Gulf Beach Hotel

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The Gulf Beach Hotel was a resort that was planned and partially constructed on Perdido Key between 1924-1926 by Theo Baars, Sr., who owned thousands of acres of surrounding land.

Baars had envisioned the hotel as a seven-story, 275-room tourist destination on what was then largely uninhabited beachfront. Estimated to cost $1.5 million when completed, the hotel would include a bath house, dance pavilion, cafe and tea room. Convinced that the project would be a boon to the local economy, Escambia County Commissioners agreed on April 7, 1922 to construct a 13.7-mile highway from Warrington to the hotel's site on Perdido Key. They issued a $2 million bond to pave the road, Gulf Beach Highway, which opened two years later on April 13, 1924.[1]

Without benefit of outside financing, Baars sank around $470,000 of his own money into the initial construction, which included driving steel pilings 75 feet into the subsurface to help withstand hurricanes, before a real estate bust and various cost overruns forced him to halt development.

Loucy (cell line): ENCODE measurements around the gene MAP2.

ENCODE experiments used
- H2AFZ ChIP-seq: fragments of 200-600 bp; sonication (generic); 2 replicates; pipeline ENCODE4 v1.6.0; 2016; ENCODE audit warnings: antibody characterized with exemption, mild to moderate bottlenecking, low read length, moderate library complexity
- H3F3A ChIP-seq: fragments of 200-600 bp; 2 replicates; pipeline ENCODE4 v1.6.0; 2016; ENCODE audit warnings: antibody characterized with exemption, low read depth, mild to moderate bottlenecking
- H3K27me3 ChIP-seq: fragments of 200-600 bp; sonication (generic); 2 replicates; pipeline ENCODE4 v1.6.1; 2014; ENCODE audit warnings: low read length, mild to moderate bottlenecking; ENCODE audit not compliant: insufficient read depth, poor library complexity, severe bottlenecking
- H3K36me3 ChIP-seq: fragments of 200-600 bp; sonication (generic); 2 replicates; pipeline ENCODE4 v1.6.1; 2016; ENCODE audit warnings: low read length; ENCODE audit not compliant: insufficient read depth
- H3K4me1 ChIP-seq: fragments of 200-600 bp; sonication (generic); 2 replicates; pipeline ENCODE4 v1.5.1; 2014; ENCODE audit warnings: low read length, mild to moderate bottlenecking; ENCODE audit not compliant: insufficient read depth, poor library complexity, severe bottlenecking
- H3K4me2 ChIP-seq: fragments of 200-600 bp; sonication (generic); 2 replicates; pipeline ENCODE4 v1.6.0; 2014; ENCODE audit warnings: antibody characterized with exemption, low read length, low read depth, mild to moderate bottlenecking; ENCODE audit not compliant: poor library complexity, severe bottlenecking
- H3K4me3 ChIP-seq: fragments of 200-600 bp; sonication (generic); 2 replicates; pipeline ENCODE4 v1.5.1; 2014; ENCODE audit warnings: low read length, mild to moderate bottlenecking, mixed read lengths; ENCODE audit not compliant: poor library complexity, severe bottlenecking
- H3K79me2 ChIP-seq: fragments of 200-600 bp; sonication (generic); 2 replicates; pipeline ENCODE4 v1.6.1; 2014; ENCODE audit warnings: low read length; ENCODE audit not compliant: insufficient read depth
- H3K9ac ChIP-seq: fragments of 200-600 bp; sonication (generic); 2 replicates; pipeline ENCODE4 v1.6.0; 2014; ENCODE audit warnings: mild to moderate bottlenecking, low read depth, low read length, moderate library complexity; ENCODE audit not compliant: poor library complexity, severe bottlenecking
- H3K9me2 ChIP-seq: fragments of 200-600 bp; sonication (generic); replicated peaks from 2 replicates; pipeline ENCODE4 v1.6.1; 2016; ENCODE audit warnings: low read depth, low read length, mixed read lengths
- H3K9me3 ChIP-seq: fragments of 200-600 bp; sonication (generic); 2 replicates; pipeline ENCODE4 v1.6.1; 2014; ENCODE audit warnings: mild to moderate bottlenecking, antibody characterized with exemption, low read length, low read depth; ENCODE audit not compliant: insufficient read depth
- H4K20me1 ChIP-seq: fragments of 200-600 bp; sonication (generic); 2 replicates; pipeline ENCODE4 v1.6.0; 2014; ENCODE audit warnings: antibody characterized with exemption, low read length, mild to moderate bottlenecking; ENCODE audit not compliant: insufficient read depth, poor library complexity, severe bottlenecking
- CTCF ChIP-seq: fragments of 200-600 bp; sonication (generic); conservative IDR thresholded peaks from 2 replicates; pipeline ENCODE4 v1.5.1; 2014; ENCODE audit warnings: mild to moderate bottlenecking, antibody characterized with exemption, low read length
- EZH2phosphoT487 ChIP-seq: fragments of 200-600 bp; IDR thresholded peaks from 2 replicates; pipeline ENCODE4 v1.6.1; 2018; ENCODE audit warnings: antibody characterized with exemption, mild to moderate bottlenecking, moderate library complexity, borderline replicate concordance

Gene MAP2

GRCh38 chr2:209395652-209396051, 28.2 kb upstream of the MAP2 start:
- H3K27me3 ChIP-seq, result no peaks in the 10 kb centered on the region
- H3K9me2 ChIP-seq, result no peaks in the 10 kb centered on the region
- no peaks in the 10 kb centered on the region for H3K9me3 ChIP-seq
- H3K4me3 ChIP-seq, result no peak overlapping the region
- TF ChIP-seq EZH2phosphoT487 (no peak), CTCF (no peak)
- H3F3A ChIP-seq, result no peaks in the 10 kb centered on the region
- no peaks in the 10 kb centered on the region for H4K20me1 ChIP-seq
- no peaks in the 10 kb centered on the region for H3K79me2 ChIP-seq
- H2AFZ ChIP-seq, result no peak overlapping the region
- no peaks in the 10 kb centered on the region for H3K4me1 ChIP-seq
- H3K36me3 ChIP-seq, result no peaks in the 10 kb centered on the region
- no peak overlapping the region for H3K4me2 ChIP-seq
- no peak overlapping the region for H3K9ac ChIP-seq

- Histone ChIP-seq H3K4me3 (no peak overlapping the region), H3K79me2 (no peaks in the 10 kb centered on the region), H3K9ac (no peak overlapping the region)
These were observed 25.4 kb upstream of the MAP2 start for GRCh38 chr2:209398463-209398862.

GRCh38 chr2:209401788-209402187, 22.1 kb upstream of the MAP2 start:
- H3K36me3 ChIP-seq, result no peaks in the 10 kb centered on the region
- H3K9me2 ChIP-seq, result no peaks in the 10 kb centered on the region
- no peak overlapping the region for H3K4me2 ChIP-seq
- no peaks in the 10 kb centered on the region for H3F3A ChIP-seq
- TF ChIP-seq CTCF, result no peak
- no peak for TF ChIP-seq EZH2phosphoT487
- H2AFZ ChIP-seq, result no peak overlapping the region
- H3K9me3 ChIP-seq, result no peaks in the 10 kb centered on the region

After sitting unfinished for decades, the skeletal concrete frame of the hotel was finally demolished in June 1993. The Beach Colony Resort now stands on the former Gulf Beach Hotel site.

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  1. "After 60 years, Baars' dream may come true." Pensacola News Journal, May 25, 1986.